Prince Charles makes LANDMARK SPEECH over British Empire - "An indelible STAIN in history"

Prince Charles makes LANDMARK SPEECH over British Empire - "An indelible STAIN in history"

The Prince of Wales will talk about the "indelible mark" left by slavery in world history and will recognize the role the UK has had to play.

Ghanaian President Nana Akufo-Addo has invited Prince Charles to speak at the International Conference Center in Accra on Monday, where he will speak extensively about the important role that Ghana plays in the Commonwealth.

He is expected to say, "The history of our two nations is closely linked, and although we have a common chance today, we can never forget that our past has sometimes been witness to tragedies and loss and sometimes grave injustice.

"The terrible cruelty of the slave trade and the unimaginable suffering it caused left an indelible mark on the history of the world."

He will recognize Britain's leading role in abolishing the slave trade, but he will strengthen the responsibility of the United Kingdom to ensure that cruelty is never forgotten.

The prince is expected to say, "While Britain can be proud that it later led to the abolition of this shameful trade, we have a shared responsibility to ensure that the cruel horror of slavery is never forgotten and that we have the Existence does not abhor modern slavery, and that we staunchly promote and defend the values ​​that today become incomprehensible to most of us, that humans can ever treat with such extreme inhumanity.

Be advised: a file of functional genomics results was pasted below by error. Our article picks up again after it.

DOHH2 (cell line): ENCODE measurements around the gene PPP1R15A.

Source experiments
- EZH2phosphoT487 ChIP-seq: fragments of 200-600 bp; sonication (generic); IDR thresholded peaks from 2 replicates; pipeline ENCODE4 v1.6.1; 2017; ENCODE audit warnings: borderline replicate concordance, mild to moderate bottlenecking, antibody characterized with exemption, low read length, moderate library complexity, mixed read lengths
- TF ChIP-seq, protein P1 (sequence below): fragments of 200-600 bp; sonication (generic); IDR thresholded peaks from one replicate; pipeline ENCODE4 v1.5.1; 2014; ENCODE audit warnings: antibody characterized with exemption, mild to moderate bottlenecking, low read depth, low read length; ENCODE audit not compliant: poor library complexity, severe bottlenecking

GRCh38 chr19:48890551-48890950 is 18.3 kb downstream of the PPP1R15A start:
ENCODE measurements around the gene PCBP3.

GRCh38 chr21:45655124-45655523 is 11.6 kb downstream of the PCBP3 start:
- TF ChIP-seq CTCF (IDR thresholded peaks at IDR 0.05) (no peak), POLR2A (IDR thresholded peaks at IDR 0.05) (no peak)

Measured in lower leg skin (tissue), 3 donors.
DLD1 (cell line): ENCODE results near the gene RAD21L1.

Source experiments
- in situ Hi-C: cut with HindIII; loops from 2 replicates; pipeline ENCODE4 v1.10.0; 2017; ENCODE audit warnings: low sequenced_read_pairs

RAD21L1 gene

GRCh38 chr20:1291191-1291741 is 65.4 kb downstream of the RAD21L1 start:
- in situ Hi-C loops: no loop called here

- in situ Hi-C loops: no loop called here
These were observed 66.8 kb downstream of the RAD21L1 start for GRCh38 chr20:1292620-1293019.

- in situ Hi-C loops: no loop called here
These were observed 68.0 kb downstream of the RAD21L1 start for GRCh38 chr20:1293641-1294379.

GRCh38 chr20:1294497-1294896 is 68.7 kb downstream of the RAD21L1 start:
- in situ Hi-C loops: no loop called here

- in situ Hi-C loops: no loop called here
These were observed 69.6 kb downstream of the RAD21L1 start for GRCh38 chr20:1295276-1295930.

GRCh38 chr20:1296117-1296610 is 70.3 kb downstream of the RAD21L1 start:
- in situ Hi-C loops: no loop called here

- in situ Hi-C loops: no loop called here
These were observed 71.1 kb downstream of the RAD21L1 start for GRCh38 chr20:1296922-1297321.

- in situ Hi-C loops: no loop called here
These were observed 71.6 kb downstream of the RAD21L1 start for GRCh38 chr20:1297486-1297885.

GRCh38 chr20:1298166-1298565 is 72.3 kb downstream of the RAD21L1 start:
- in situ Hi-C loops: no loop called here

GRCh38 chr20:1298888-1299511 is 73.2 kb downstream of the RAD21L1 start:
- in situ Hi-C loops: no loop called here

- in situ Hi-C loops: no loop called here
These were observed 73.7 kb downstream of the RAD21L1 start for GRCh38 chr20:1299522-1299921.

"Yesterday at Osu Castle, it was particularly important to me – I had my first visit there forty-four years ago – that I should acknowledge the most painful chapter in Ghana's relations with the nations of Europe, including the United Kingdom. "

The prince visited Osu Castle, also known as Fort Christiansborg, to see the place where over 1.5 million African slaves were housed and processed during the history of the slave trade.

The fort was built in 1661 by the Danes and served as a keep before ointments were sent to the New World.

It later became the headquarters of the British colonial government until Ghana gained official independence from Great Britain in March 1957.

Prince Charles was seen leading the castle's spiral staircase down to the beach, the last passage slaves used before being loaded onto ships.

At the conference on Monday, the prince will also use his address to praise the bilateral relations between Ghana and the United Kingdom and to underline the importance of the Commonwealth in overcoming some of the world's most pressing issues.

He will say, "The Commonwealth should seek a renewed relevance to the lives of its citizens and rely on its unparalleled network of expertise to provide practical solutions to some of the most urgent challenges of our time, many of which are ever deeper and deeply integrated.

"No topic is more urgent than that of climate change."

The Duke and Duchess of Cornwall will complete their Africa tour with a visit to Nigeria from 6 to 8 November.

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